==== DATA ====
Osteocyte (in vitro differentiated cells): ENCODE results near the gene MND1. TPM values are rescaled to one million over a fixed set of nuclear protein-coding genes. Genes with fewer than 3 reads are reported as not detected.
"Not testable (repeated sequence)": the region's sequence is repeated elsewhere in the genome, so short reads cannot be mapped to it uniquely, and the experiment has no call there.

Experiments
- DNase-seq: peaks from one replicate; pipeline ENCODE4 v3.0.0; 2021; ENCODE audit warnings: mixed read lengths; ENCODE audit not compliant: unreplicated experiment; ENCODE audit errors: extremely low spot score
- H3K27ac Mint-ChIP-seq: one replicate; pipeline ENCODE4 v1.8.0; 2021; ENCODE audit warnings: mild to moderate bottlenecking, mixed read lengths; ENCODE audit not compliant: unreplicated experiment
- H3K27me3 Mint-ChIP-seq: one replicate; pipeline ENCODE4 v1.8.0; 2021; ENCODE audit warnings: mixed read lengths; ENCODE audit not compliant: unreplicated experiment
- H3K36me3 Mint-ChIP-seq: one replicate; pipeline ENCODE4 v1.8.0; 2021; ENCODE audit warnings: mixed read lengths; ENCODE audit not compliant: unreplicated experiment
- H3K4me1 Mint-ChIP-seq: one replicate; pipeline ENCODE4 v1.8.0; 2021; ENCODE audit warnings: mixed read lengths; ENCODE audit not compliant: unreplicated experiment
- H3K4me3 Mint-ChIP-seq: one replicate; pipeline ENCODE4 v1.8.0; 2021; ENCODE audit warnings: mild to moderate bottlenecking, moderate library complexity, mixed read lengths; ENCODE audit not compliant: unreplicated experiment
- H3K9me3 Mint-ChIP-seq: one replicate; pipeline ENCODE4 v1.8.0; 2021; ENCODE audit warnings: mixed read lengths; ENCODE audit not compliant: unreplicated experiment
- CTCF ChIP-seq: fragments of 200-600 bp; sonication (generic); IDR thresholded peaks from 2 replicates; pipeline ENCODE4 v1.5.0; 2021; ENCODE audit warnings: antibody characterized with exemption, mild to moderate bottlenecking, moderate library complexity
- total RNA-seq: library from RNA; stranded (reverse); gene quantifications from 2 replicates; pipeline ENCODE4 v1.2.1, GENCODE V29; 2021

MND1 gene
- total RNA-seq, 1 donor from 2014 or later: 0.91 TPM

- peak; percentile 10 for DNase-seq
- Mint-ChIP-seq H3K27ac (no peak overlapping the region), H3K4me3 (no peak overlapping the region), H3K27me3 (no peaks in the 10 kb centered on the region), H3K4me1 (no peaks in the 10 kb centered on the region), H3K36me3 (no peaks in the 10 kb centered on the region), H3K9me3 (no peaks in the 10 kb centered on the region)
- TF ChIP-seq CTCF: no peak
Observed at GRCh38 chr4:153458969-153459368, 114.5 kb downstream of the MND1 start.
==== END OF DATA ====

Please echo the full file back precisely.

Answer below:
Osteocyte (in vitro differentiated cells): ENCODE results near the gene MND1. TPM values are rescaled to one million over a fixed set of nuclear protein-coding genes. Genes with fewer than 3 reads are reported as not detected.
"Not testable (repeated sequence)": the region's sequence is repeated elsewhere in the genome, so short reads cannot be mapped to it uniquely, and the experiment has no call there.

Experiments
- DNase-seq: peaks from one replicate; pipeline ENCODE4 v3.0.0; 2021; ENCODE audit warnings: mixed read lengths; ENCODE audit not compliant: unreplicated experiment; ENCODE audit errors: extremely low spot score
- H3K27ac Mint-ChIP-seq: one replicate; pipeline ENCODE4 v1.8.0; 2021; ENCODE audit warnings: mild to moderate bottlenecking, mixed read lengths; ENCODE audit not compliant: unreplicated experiment
- H3K27me3 Mint-ChIP-seq: one replicate; pipeline ENCODE4 v1.8.0; 2021; ENCODE audit warnings: mixed read lengths; ENCODE audit not compliant: unreplicated experiment
- H3K36me3 Mint-ChIP-seq: one replicate; pipeline ENCODE4 v1.8.0; 2021; ENCODE audit warnings: mixed read lengths; ENCODE audit not compliant: unreplicated experiment
- H3K4me1 Mint-ChIP-seq: one replicate; pipeline ENCODE4 v1.8.0; 2021; ENCODE audit warnings: mixed read lengths; ENCODE audit not compliant: unreplicated experiment
- H3K4me3 Mint-ChIP-seq: one replicate; pipeline ENCODE4 v1.8.0; 2021; ENCODE audit warnings: mild to moderate bottlenecking, moderate library complexity, mixed read lengths; ENCODE audit not compliant: unreplicated experiment
- H3K9me3 Mint-ChIP-seq: one replicate; pipeline ENCODE4 v1.8.0; 2021; ENCODE audit warnings: mixed read lengths; ENCODE audit not compliant: unreplicated experiment
- CTCF ChIP-seq: fragments of 200-600 bp; sonication (generic); IDR thresholded peaks from 2 replicates; pipeline ENCODE4 v1.5.0; 2021; ENCODE audit warnings: antibody characterized with exemption, mild to moderate bottlenecking, moderate library complexity
- total RNA-seq: library from RNA; stranded (reverse); gene quantifications from 2 replicates; pipeline ENCODE4 v1.2.1, GENCODE V29; 2021

MND1 gene
- total RNA-seq, 1 donor from 2014 or later: 0.91 TPM

- peak; percentile 10 for DNase-seq
- Mint-ChIP-seq H3K27ac (no peak overlapping the region), H3K4me3 (no peak overlapping the region), H3K27me3 (no peaks in the 10 kb centered on the region), H3K4me1 (no peaks in the 10 kb centered on the region), H3K36me3 (no peaks in the 10 kb centered on the region), H3K9me3 (no peaks in the 10 kb centered on the region)
- TF ChIP-seq CTCF: no peak
Observed at GRCh38 chr4:153458969-153459368, 114.5 kb downstream of the MND1 start.